Giles Ji Ungpakorn
For some years I have argued that king Pumipon of Thailand never had any real power and that his role was purely to give legitimacy to the political actions of the elites, especially the military. He was used by them as a symbol of the “natural order of things in society” in order to maintain the status quo.
When I have debated the power of the Thai king with some of my colleagues, especially Ajarn Somsak Jeamteerasakul and more recently Eva Hanson, their argument against my position is to say that I am looking at a narrow definition of power: the power to order something to happen. But in my view this is the essence of political power. It is a materialist, real world concept of concrete power. No other power exists. Examples of this concrete power are the power to order the military to stage a coup, the power to order the shooting down of pro-democracy demonstrators, the power to order the judiciary to make decisions according to the views of the monarchy, or the power to dictate political, economic and social policy. Quite a few Thais actually believed that king Pumipon had such concrete power. Yet it could never be proved.
However, those who argue against my definition of power claim that the Thai king never had to order anything directly because people would “know” what he desired and would therefore issue the orders on his behalf.
Now, in my view, this is just playing with words. Those that claimed to “know” the king’s wishes, without him ever ordering anything must have been engaged in self-delusion for nothing can be proven. It is not only self-deception, but a great public lie in order to justify to society what they choose to do. Without clear instructions or rebukes from the monarch there is no way of knowing that these people have correctly read the mind of the king. In fact I would go so far as to state that those claiming to be carrying out the king’s wishes in this way are merely using the king to give legitimacy to their own political agenda. This leads straight back to my position which states that the king was weak and used by the elites.
There are people all over the world who claim to be carrying out “God’s work”. This claim is made without any attempt to ever show a concrete instruction from God. There are no letters, e-mails or sound recordings of God’s wishes for us to investigate. At most there are only ancient “holy books”, which were in fact written by ordinary human beings, who claimed to be carrying out God’s work, and often these books are full of contradictions.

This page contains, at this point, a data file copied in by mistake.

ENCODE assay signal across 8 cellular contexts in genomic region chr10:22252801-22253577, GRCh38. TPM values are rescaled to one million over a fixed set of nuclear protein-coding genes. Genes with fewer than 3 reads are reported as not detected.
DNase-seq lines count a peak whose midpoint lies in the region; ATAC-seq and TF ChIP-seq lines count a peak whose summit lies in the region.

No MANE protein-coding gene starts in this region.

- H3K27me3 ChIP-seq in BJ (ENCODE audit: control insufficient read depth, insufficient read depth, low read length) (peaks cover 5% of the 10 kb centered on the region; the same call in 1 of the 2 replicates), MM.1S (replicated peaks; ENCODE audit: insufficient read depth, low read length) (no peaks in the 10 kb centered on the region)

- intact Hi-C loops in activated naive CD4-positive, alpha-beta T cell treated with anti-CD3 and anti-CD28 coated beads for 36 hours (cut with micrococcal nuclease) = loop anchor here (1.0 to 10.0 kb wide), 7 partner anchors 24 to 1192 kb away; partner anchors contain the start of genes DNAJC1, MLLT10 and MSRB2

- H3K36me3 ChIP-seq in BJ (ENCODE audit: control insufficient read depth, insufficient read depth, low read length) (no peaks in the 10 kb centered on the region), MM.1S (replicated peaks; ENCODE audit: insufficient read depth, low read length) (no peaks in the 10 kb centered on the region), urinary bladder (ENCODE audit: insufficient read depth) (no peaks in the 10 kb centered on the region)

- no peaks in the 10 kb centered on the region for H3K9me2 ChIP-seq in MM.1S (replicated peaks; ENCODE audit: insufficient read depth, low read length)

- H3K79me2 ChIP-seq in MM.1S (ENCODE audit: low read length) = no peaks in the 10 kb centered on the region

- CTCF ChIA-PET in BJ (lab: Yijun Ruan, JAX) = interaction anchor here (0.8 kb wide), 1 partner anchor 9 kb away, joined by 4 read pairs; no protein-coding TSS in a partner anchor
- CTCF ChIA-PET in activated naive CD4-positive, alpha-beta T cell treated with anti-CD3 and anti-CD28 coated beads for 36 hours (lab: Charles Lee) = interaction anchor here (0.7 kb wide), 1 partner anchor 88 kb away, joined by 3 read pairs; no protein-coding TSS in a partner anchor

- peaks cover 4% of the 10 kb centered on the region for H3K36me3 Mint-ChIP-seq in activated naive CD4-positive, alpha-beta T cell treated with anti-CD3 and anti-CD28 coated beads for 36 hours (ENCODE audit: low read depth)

As an atheist I do not believe that God exists. But surely Ajarn Somsak or Eva Hanson would have to agree that using their thesis, God is in fact a very powerful and real being?
Or is it really that God is a powerful excuse used by ordinary mortals, to legitimise their actions to other humans who also believe in God?
So surely those who claim to have carried out Pumipon’s wishes are really only using what they hope is a powerful symbol in the eyes of some Thais in order to legitimise their own actions. In plain language, Pumipon was a powerful excuse to legitimise the policies of the Thai elites, irrespective of whether he agreed or disagreed with them and he never had any say in the matter either. In other words, he had no power. He was just a tool.
Of course, the Thai ruling classes had to attempt to socialise the population into respecting and loving the king in order that he could be a useful tool in the first place. But this was just propaganda which could be countered. At certain moments in history, the Communist Party successfully countered royalist propaganda. More recently some Red Shirts have done the same on a smaller scale. This is just an example of Gramsci’s “War of Position”, an ideological war.
In many societies “the law” is used by the ruling class to legitimise their actions. But “the law”, which the ruling class has written for its own benefit, is only powerful if the general population accept it. Once they do not, the real naked power of the police and army have to be used. We have seen this recently in Catalonia. We also see how the Thai junta constantly quote their own laws to justify their actions, but they are commanding the guns, tanks and the courts. Once the theatrical mask slips, we see the true nature of power.
The argument that Pumipon never had to order anyone to do anything directly, but somehow remained the most powerful man in Thailand does not hold water. It is merely another way of saying that he was used by the powerful elites to justify their actions.